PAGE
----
Mark Poster was one of the most influential thinkers of the late 20th Century. His early work focused on continental philosophy, theory and media, but towards the end of his life he turned his attention to the study of information. His final published essay highlighted a discovery he made that has powerful implications for society. Poster’s final co-edited book focused on the topic, and a series of public lectures detailed its importance. He died suddenly and shortly after that The University of California, Irvine where he worked created an archive of his work and the public lectures were removed from open circulation. His final essay, which is linked here, offers a synopsis of his final work. Poster pointed out that contemporary thinkers had entirely missed the analysis of technology at a time when technology was the most important development in the world. One way he made his case was to point out the lack of attention to Marshal McLuhan in the work of all major philosophers and theorists in the late 20th and early 21st centuries. His final books on the Internet and information technology are important books, but this last discovery may have been his greatest intellectual achievement, though he was not able to fully develop it. Mark Poster, “McLuhan and the Cultural Theory of Media,” https://mediatropes.com/index.php/Mediatropes/article/view/11931
Often referred to as the “Canadian Lawrence Lessig” (see next entry), Geist should be on every Canadian’s reading list. A professor at The University of Ottawa, he monitors developments in information law and regulation in our country and constantly sends out updates relevant to various sectors. Guest writes scholarly work, but also publishes in newspapers and magazines for general audiences. Geist is one of the most important scholars working today and may well be Canada’s most important academic.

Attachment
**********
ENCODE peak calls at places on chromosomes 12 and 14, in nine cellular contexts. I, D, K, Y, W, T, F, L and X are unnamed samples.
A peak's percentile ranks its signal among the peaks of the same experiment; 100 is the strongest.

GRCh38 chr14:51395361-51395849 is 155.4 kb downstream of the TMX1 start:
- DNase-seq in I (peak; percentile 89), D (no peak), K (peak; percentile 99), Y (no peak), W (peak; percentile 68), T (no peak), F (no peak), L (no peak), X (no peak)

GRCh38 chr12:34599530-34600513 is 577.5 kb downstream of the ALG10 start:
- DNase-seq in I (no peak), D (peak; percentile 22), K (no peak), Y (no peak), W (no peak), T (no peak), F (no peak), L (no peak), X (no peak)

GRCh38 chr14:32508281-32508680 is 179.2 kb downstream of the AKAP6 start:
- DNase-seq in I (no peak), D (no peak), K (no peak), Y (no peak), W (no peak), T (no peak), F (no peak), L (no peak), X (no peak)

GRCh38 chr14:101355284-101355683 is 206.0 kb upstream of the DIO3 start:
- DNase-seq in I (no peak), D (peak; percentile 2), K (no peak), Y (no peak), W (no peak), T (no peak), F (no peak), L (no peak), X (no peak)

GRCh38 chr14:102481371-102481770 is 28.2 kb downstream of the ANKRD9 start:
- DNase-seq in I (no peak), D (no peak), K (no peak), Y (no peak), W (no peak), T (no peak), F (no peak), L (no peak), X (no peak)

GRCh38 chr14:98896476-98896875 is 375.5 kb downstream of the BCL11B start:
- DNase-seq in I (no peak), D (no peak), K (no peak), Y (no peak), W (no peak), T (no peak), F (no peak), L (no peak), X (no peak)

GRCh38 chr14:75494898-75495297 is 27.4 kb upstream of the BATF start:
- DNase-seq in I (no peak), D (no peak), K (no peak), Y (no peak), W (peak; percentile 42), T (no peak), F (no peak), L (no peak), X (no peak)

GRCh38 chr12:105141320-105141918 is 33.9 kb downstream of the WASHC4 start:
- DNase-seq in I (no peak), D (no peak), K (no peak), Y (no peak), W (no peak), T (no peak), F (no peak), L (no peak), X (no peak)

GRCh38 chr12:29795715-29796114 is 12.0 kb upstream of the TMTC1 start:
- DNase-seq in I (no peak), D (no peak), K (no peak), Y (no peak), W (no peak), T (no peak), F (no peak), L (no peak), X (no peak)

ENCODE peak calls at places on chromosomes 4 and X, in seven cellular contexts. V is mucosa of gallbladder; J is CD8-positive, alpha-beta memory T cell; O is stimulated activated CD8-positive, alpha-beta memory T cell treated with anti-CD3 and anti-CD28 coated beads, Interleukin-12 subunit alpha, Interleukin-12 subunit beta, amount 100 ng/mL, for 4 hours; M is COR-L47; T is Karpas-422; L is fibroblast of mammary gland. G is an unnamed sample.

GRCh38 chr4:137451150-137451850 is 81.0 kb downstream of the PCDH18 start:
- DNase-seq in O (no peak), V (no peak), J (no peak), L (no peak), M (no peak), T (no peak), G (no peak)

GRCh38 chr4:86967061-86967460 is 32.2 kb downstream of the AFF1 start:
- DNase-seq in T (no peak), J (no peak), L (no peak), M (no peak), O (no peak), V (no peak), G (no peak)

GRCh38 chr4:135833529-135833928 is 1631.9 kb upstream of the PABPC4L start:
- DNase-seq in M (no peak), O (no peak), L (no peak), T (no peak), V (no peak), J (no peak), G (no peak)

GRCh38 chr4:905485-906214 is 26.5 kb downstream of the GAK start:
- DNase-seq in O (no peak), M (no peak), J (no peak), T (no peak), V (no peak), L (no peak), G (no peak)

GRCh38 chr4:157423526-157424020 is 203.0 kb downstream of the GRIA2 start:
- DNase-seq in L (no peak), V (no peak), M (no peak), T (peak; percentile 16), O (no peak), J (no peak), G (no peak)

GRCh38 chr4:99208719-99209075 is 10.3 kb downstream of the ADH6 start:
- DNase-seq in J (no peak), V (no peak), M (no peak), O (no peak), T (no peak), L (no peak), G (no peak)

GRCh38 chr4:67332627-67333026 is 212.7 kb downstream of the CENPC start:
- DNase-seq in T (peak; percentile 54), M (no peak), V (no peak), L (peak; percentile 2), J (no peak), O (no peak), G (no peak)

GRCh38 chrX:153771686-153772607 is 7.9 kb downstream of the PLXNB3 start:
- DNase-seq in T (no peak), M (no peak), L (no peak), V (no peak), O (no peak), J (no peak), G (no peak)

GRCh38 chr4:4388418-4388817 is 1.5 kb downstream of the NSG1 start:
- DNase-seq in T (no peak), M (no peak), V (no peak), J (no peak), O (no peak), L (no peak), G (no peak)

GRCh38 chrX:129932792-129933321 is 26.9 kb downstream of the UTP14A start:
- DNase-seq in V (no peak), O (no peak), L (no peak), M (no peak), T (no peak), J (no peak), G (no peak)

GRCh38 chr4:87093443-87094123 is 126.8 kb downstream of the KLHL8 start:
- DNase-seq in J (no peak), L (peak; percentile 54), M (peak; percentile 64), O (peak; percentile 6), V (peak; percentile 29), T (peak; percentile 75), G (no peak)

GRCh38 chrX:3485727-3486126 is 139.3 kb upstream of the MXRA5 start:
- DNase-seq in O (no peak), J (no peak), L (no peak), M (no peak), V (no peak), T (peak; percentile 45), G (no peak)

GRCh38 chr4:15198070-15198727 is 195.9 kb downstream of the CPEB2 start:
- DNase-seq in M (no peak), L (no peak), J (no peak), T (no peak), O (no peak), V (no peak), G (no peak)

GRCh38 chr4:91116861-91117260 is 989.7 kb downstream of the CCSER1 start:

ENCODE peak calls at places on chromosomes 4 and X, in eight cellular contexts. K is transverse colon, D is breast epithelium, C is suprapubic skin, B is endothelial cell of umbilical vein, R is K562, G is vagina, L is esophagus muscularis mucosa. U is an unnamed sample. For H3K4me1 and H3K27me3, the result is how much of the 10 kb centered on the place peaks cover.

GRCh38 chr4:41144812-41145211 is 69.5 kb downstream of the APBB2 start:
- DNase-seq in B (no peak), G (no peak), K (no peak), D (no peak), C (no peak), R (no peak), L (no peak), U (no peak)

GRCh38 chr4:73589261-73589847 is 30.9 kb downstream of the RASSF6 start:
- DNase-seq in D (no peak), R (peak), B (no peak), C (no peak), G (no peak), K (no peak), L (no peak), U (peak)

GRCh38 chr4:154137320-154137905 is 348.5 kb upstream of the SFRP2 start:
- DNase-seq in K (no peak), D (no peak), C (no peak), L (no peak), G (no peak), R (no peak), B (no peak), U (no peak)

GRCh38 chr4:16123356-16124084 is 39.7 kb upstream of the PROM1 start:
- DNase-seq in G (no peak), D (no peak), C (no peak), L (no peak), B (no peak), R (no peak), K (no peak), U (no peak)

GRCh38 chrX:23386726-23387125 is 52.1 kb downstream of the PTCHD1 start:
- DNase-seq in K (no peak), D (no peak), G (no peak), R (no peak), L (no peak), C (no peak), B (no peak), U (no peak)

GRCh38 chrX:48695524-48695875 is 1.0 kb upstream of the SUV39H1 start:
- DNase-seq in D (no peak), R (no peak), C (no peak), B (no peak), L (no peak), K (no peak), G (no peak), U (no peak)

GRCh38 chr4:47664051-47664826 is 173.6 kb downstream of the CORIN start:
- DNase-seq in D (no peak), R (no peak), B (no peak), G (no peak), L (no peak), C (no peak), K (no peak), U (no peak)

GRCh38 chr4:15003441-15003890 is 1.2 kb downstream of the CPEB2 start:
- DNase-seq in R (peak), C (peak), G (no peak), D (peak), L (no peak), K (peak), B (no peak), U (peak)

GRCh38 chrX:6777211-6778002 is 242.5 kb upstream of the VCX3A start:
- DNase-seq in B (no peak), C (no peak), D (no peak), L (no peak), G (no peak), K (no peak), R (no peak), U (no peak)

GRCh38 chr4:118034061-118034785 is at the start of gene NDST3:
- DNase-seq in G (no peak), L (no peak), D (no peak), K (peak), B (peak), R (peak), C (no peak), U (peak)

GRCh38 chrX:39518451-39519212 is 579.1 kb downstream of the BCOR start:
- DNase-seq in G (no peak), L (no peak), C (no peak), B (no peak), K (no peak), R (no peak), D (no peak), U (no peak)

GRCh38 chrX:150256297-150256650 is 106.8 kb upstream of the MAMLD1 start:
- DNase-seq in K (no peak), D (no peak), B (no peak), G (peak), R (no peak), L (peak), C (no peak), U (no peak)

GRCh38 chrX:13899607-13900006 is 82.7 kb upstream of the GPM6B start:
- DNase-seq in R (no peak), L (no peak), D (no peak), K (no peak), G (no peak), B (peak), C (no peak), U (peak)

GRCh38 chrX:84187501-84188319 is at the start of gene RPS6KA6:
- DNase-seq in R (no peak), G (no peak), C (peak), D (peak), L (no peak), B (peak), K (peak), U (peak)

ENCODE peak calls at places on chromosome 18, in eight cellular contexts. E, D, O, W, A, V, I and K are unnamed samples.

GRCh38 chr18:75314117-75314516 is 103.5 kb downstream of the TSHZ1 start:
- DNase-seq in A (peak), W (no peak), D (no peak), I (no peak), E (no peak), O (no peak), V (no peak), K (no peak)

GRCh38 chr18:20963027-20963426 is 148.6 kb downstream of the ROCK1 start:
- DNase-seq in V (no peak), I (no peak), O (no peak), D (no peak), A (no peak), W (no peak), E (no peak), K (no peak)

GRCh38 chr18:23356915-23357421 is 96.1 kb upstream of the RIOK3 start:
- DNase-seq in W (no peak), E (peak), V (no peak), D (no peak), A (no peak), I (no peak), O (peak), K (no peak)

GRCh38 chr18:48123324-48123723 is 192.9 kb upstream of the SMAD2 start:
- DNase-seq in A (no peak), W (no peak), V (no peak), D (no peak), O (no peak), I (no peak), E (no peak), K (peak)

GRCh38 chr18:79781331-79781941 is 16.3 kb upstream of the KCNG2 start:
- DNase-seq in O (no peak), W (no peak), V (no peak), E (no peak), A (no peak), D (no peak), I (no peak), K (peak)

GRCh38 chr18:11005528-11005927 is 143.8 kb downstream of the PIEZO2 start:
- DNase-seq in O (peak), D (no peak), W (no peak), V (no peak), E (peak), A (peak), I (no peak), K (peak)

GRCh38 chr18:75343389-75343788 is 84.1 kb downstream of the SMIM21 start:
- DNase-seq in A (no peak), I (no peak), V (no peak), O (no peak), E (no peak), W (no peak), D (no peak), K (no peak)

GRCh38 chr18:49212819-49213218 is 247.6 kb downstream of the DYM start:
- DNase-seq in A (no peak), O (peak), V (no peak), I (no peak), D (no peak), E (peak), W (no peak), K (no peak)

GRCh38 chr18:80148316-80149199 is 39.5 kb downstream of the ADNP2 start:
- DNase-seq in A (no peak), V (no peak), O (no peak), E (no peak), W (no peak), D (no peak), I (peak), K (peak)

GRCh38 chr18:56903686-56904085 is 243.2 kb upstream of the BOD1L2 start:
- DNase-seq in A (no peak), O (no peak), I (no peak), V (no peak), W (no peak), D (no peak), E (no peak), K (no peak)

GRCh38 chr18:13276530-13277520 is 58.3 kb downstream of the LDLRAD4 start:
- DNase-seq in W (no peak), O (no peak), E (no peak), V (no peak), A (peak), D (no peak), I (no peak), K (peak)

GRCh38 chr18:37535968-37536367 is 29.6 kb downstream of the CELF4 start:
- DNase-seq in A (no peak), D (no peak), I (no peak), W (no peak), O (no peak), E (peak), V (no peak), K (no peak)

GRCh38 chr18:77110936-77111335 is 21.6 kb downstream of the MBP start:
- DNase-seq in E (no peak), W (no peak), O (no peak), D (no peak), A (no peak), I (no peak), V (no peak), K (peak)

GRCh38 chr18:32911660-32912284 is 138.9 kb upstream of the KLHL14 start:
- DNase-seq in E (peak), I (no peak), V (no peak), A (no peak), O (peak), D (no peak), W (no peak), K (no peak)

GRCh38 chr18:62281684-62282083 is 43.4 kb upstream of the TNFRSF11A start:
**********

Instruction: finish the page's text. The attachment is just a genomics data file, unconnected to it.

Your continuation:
Lessig is lawyer and philosopher specializing in copyright and the exploration of the public sphere of ideas. He has founded a number of the most influential organizations that fight for the public’s right to quality information (see for example: www.creativecommons.org) and is at the forefront of conversations about the Internet and its impact on law and society. Lessig is a professor at Harvard and is frequently interviewed in the media when issues relating to copyright and information are discussed. Lessig’s appointment at Harvard is in “law and leadership” indicating his influence over both policy and the broader realm of strategy in the public and private sectors.
The (Computer) Scientists
BJ Fogg may well be the most important thinker on the planet. He is a behavioural scientist that developed means for manipulating human behaviour. He is a top-notch scientist, whose work is known throughout the world and who developed his techniques in order to improve humanity. Unfortunately, they are mostly used by large organizations that seek to keep you looking at their apps or sites for longer than you would if you were able to exercise your own willpower. Understand Fogg and you will understand why we are more upset than ever even though all evidence tells us we should rejoice at the progress we are making…
Just as computers were beginning to make the transition from the lab to the home, a young Bill Gates wrote a short letter to the “Homebrew Club” a group of tech enthusiasts who met to build and improve their own computers. Gates’ argument was that “information” is capital, thus changing the conversation about capitalism forever, and leading to more recent declarations such as Jack Ma’s “data is gold.” Gates simple letter introduced a change to every aspect of regulatory and legal frameworks in the world. While most commentators continue to speak of capital in the Marxist, materialist sense, the majority of wealth and influence today exists in a realm that does not fit the earlier models. Gates is also someone to follow as a thinker as he has moved into a full-time role as a philanthropist and is directly responsible for saving millions of lives and is helping eradicate diseases from the planet. Academic and cultural critics tend to hate rich people, but until they can show me the millions of lives they have saved and the diseases they ae eliminating, I would suggest listening to what Gates has to say about the world.
Rosling is famous for a couple of TED talks that managed to get the world excited about statistics. They are well worth watching but digging into the projects he discussed is more rewarding. The work he and his family developed helped to demonstrate the importance of statistics and data representation when evaluating the world. His work is solid, and his dedication to helping people understand data made him a legend. In a world whose primary literacy is data, Rosling shows you how easy – and fun – it can be to learn how to read and interpret the numbers people throw at you.